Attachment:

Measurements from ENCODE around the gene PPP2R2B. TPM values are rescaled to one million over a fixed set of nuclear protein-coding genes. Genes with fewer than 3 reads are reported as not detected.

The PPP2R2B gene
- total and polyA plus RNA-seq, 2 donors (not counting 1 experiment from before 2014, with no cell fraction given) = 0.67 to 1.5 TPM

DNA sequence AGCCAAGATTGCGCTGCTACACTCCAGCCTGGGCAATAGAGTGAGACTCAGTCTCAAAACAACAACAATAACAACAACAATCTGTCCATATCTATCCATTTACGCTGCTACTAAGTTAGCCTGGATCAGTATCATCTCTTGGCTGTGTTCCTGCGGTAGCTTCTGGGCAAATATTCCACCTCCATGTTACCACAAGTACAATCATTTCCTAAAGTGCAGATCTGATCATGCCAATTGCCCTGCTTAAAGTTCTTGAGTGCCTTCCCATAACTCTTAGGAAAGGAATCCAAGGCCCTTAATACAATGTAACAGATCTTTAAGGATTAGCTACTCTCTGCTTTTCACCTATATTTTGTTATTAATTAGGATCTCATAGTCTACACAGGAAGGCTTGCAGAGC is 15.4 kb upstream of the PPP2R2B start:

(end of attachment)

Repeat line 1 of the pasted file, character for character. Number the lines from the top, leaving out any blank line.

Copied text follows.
Measurements from ENCODE around the gene PPP2R2B. TPM values are rescaled to one million over a fixed set of nuclear protein-coding genes. Genes with fewer than 3 reads are reported as not detected.